Bringing Boomers on Board

August 3, 2018  •   LPi


When the first European immigrants arrived, the American parish resembled a small village. Families found an inter-generational enclave that provided community in their own language.

As the American Catholic population has grown and evolved, the average parish of the modern day may not resemble these churches of old. People come for Mass and leave immediately after. Events and programs are segmented by age demographic and life situation, with a growing emphasis on youth and “young adults.” Many consider this trend a necessary one, and it shows no signs of slowing down. Last week, we took a look at engaging the baby boomer generation with technology. So you’ve got them engaged. Now what?


Watch Your Words

It may be common to refer to recent college graduates as “young adults,” but it’s the rare 55 year old who embraces the phrase “senior.” Having an event for “senior adults” may attract baby boomers with 1940s birthdays, but you’ll miss out on many you’d like to serve. Title your events based on their content, not their target audience. Let the purpose of your program speak for itself.


Make Segmented Programming Relevant

Age-specific programming tends to focus on either end of the spectrum of life. Your parish has sacramental preparation and faith formation classes and maybe offers a Theology on Tap for local singles. There may be a young mom’s group for mutual support. Then there’s often a wide swath of general events for men, women, or the whole parish. Age demographics may come into play again for widows groups or “seniors.”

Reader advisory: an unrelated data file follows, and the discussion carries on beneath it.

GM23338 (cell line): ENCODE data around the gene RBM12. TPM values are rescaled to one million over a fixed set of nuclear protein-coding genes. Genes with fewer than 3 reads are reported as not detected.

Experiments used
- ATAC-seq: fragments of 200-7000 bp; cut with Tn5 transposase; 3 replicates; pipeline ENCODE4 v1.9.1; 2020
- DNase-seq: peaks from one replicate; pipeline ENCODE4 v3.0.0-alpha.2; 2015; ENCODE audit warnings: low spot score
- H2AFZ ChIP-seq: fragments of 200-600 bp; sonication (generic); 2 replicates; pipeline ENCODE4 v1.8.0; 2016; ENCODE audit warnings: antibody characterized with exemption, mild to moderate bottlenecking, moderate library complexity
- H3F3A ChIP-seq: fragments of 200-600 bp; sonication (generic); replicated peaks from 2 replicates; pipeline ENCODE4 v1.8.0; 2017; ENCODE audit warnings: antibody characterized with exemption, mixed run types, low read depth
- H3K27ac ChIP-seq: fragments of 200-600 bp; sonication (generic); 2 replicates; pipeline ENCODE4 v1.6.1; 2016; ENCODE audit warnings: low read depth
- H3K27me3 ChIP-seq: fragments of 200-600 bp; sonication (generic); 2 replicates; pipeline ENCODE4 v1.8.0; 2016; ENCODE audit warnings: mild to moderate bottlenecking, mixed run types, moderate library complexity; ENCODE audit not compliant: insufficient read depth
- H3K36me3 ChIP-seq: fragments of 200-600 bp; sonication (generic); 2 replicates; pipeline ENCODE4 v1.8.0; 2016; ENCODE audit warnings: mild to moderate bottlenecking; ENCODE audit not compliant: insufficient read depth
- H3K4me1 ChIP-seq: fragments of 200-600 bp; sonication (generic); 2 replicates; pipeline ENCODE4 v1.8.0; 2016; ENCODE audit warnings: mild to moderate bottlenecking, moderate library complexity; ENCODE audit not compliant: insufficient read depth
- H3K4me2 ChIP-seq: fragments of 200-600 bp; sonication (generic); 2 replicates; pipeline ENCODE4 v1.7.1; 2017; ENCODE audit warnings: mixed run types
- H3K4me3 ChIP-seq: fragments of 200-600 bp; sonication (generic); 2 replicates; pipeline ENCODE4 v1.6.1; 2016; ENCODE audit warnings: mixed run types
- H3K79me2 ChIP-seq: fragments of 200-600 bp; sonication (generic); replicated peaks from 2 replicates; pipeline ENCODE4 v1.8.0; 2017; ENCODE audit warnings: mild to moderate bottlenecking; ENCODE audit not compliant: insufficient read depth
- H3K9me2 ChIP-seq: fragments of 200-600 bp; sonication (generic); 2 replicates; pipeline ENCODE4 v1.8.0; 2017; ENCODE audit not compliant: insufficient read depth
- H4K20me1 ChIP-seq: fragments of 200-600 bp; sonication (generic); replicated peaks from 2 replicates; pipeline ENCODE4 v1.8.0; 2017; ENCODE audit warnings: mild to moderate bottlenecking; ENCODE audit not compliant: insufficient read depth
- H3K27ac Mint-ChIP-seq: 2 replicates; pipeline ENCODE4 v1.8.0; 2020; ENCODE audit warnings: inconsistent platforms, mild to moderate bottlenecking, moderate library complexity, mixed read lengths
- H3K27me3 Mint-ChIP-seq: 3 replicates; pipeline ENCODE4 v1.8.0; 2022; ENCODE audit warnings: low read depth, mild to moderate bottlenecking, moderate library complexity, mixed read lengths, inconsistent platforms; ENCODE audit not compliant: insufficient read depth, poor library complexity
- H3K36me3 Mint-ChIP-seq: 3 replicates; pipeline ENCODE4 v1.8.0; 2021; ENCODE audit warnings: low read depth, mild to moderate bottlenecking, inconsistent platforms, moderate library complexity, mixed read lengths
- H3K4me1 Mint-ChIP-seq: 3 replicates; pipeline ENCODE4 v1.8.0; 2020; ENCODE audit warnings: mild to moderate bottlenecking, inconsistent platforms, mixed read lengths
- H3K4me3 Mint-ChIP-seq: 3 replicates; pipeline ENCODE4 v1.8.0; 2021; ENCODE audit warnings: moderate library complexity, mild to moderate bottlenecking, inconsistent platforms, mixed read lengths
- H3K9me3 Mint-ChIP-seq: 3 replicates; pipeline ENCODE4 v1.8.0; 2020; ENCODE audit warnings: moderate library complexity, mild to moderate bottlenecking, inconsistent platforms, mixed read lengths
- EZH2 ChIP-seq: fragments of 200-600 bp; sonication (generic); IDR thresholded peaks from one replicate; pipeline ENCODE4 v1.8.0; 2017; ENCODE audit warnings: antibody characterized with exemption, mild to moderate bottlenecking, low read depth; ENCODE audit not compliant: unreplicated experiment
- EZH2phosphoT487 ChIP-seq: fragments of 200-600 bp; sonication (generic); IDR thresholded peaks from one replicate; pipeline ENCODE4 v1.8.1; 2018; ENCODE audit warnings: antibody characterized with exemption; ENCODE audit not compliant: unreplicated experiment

Many baby boomers are empty-nesters looking for opportunities for recreation and connection. Involve parishioners — or a dedicated team — in planning events that promote vibrant living. They may be looking to check fun events off bucket lists, so don’t be afraid to think outside the box! Also consider the times. The financial crisis hit hard, and many baby boomers may be working longer than expected to rebuild their savings. Consider offering a financial planning or retirement preparation class. With life expectancy stretching, baby boomers may have become primary caregivers for aging parents or relatives. A monthly support group could help these parishioners feel seen and cared for themselves.


Invite Them to Give Back

Many retirees face challenges adapting to life without work. They also have gifts and talents honed from a lifetime of experience. Are you inviting them into deeper stewardship? Every parish has innumerable volunteer opportunities. Daytime volunteering isn’t an easy option for adults in other stages of life, but a retiree could be a great fit! At your next ministry or stewardship fair, consider prepping your ministry leaders with specific talking points or volunteer opportunities for baby boomers. A personal invitation goes a long way!


Build Bridges Across Demographics

In our increasingly mobile world, many baby boomers may not live close to family. Perhaps they’ve moved to a retirement location or their children have relocated for jobs. This doesn’t mean that they have lost the desire to parent. Consider offering a program that pairs a baby boomer with a young single professional or a growing family. These mentoring relationships can be mutually beneficial and build bonds in your parish across demographic lines.

What is your vibrant parish doing to engage baby boomers?

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